(i) The importance of farmland for wildlife.
Farmland accounts for approximately 70 per cent
of the total land area in the UK. Although highly managed the
farmland ecosystem supports a wide variety of wildlife, in many
cases it is richer in species than the "natural forest"
that it originally replaced. The length of time over which arable
farming has occurred has also allowed wildlife to adapt to these
A review of bird species in Europe published
by BirdLife International in 1994 found that there were 195 species
of conservation concern which represents 38 per cent of all European
birds (Tucker et al. 1994). Of these, 116 utilise lowland
farmland for feeding and breeding, and some are highly dependent.
In Birds of Conservation Concern the UK's leading non-governmental
bird conservation organisations
found that of the 36 species of greatest conservation concern
15 depend on lowland farmland habitats.
Farmland is also very important for species
of arthropods and plants. Such species are particularly important
for birds and mammals as they form the basis for the food chain,
for example many farmland birds feed on seeds produced by annual
plants that occur in arable and grass fields, or on insects associated
with those plants.
(ii) Declines of wildlife on farmland
Many of the species that are dependent on arable
land have suffered dramatic declines in the past 25 years. The
decline of farmland birds has been well documented and the Government
has committed itself to conserving the population of 19 species
which appear on the UK Biodiversity Action Plan (BAP).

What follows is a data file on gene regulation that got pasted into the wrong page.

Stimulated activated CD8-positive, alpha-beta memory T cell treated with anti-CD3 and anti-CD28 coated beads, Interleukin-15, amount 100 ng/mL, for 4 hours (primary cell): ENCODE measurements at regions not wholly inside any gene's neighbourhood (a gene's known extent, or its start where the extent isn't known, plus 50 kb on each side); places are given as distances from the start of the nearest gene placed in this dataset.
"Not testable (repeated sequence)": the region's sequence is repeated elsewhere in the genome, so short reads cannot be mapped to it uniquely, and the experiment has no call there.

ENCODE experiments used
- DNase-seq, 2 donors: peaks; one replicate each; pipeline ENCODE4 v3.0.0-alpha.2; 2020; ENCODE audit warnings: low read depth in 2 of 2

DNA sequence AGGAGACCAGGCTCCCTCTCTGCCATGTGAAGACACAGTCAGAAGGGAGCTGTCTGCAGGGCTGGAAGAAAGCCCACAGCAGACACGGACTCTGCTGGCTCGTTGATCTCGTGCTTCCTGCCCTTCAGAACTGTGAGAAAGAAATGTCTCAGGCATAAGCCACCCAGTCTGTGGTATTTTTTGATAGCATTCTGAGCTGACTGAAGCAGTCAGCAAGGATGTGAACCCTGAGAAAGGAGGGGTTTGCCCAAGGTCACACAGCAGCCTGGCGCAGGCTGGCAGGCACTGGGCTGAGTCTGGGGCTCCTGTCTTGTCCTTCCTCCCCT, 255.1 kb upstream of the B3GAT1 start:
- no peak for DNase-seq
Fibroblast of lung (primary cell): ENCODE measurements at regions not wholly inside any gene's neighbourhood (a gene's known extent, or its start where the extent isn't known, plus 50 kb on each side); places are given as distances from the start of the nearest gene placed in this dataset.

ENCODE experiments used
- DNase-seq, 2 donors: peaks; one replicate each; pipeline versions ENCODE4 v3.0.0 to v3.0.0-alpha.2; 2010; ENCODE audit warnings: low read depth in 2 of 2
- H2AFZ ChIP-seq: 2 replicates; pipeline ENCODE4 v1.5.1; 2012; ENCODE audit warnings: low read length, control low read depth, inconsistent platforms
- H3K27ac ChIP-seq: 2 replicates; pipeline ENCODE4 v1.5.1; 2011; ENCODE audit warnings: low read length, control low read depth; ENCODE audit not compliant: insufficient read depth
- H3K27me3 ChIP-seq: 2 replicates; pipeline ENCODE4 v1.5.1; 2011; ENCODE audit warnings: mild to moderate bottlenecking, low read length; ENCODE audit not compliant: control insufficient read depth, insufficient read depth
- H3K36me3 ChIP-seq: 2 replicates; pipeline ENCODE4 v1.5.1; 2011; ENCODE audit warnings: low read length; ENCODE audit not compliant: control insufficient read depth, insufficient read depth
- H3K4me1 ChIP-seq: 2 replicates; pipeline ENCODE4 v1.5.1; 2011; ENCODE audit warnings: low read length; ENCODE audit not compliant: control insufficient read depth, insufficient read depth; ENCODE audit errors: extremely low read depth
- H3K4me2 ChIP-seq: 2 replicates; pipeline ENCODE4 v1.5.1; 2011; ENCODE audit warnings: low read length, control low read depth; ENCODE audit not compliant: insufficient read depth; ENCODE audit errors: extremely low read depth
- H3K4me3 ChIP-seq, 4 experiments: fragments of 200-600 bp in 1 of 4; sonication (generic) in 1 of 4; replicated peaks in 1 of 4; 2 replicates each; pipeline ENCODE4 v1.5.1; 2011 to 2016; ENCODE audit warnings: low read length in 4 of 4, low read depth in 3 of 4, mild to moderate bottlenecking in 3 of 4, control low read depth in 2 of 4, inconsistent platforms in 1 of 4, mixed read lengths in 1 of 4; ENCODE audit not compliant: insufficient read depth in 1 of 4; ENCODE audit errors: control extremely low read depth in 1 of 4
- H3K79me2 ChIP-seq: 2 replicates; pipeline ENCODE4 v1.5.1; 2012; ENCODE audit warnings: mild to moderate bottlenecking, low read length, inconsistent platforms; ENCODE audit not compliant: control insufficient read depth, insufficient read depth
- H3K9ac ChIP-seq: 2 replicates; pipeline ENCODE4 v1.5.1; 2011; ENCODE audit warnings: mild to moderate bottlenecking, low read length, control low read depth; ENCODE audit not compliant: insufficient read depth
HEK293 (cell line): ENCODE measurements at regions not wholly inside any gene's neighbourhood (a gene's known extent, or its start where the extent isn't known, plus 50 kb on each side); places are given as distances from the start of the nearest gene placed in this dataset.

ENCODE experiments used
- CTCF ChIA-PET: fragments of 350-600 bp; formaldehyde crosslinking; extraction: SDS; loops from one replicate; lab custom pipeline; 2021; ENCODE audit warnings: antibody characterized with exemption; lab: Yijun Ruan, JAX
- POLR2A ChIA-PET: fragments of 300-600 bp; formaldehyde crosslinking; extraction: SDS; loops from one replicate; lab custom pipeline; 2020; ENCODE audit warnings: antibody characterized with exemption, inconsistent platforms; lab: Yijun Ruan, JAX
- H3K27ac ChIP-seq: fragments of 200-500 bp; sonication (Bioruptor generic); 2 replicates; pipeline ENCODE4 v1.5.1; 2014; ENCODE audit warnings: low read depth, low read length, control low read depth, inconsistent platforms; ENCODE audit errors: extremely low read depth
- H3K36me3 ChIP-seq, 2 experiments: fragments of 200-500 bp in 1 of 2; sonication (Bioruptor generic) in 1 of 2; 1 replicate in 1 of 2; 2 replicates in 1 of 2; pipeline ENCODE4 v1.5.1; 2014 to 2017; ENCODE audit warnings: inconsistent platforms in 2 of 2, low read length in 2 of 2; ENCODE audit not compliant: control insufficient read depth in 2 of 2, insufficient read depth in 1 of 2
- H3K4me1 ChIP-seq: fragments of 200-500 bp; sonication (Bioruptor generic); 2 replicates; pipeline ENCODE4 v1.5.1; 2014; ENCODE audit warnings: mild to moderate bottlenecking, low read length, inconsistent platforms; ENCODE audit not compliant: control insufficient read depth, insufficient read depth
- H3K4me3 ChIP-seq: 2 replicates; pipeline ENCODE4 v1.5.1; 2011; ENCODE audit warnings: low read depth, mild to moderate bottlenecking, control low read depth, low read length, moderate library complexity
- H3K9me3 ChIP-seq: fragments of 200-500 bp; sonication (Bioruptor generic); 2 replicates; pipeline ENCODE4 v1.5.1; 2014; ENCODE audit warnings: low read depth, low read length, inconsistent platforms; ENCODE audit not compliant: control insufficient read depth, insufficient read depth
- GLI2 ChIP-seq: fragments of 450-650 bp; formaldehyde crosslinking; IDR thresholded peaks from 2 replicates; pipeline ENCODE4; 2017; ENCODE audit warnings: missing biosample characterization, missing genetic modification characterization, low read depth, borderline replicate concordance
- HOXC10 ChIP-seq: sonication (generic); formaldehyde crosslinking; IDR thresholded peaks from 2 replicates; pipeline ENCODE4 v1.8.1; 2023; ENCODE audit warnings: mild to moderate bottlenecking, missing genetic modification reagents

Farmland mammal species, such as brown hare
and the pipistrelle bat have also undergone declines and appear
in the UK BAP. There have also been serious declines in both numbers
and diversity of insects on arable land. The Game Conservancy
Trust recorded 4.2 per cent decline per annum between 1972 and
1990, in 700 species of cereal arthropods, and nearly 50 per cent
of species of wild bee are considered to be under threat. Species
of insect, bee, moth and ground beetles associated with arable
land feature in the UK BAP.
Plants of arable land have also dramatically
declined in the past 40 years, indeed a few species have become
extinct, for example corncockle and thoro-wax. More arable plant
species have gone extinct compared to plant species in any other
habitat. The plant composition of arable land has also changed
with annual grass plants, such as blackgrass and sterile brome,
becoming more common over the past 2030 years, whilst broad-leaved
annuals have declined.
(iii) Causes of declines of farmland wildlife
Changes in the nature of arable production over
the past 30 years, fuelled by the Common Agricultural Policy (CAP)
and technological advancement, are thought to have caused these
declines. These developments have changed and degraded the environmental
aspect of the arable ecosystem and wildlife has not been able
to adapt. In particular:
the loss of over-wintered stubbles;
the loss of mixed farming;
the increased use of pesticides and
are thought to be the most significant changes that
have resulted in the loss of habitat and breakdown of the food
4 June 1998